A career in art direction is a useful grounding for anybody wishing to go into garden design. Sheila Jack’s career shift was not so much a break as a continuum of research, editing, and presentation. Before designing the pages of Vogue magazine, her first job was for the architect Norman Foster; these visual strands from the past feed into her present-day career as a landscape designer.
We visit the project which turned Sheila’s design ideas into something more three-dimensional: her own urban garden.
Photography by Britt Willoughby Dyer for Gardenista, except where noted.
“When we added my husband’s garden studio we needed to create a pathway to it,” explains Sheila of the garden’s current layout. “Our children were beyond the need for lawn, so there was scope to include more planting.”
I first met Sheila by the photocopying machine at Tatler magazine, several decades ago. Amid the madness, Sheila stood out as a beacon of clarity, in a crisp white shirt. A few years later I spotted Sheila, ever crisp, at 444 Madison Avenue, a recent arrival at Condé Nast in New York. While I failed to take my job on the 17th floor seriously, Sheila worked hard downstairs, in the scary offices of Vogue. Fast-forwarding a few years, she suddenly appeared on Instagram, with beautifully composed pictures of gardens, in focus. How had she got from there to here?
After Vogue, Sheila was art director of Harpers & Queen (before it was absorbed by Harpers Bazaar). She recalls that at the Chelsea Flower Show, “Harper’s & Queen were the media sponsors of the Laurent Perrier gardens, during the epic Tom Stuart Smith era.” That was when Stuart Smiths’s sophisticated take on meadow planting caused one of the few genuine revolutions at Chelsea, in the 1990s. “Seeing those gardens in close-up was hugely inspirational,” says Sheila.
“All of my white irises have been propagated by division from two plants bought at the Chelsea sell-off [when designers and stall holders off-load plants at the end of the show]. Many of the roses came from Chelsea too,” says Sheila. She started collecting these plants during her time at Harpers.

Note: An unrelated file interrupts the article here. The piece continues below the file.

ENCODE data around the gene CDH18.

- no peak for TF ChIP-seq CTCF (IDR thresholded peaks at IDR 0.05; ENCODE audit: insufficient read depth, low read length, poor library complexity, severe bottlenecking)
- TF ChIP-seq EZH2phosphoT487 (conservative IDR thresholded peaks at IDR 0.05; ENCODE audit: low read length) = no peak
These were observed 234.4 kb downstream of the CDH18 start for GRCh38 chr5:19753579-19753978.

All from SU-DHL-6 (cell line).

Sheila enrolled in an intensive one-year design course at the London College of Garden Design at Kew Gardens, where she was recognized with an award for “top student.” She immediately won two awards with the Society of Garden Design as soon as she graduated and her ability with a pencil is evident in the entries.
“There were a whole range of transferable art and design skills,” says Sheila of her two careers. “I enjoy doing pencil sketches to illustrate an idea or convey an atmosphere, combining that with photography and art and architectural inspirations to flesh out the detail.”
“My former life of page layout, editing photography, and art have given me a strong visual reference point,” says Sheila. “I’m interested in detail and how things are made, and how they in turn can be edited to the purest form.”
What does the first year of a newly qualified award-winning designer involve? “I am working on a range of projects from urban London gardens and roof terraces to a beautifully located riverside country garden,” says Sheila. “I’ve also been extending my professional experience by working with more established designers. I had an amazing week as part of Tom Massey’s planting team during the build of his Lemon Tree Trust garden at this year’s Chelsea.”
For more on this particular show garden, see: Chelsea Flower Show 2018: Heart and Soul at the Lemon Tree Trust Garden.
Has Sheila’s new career had an effect on her garden? “The planting is constantly evolving; there are more grasses, with delicate plants like Thalictrum delavayi and Selinum wallichianum. I’m lucky to be designing other people’s gardens now,” she adds, “so there’s not much time for wholesale changes at home.”
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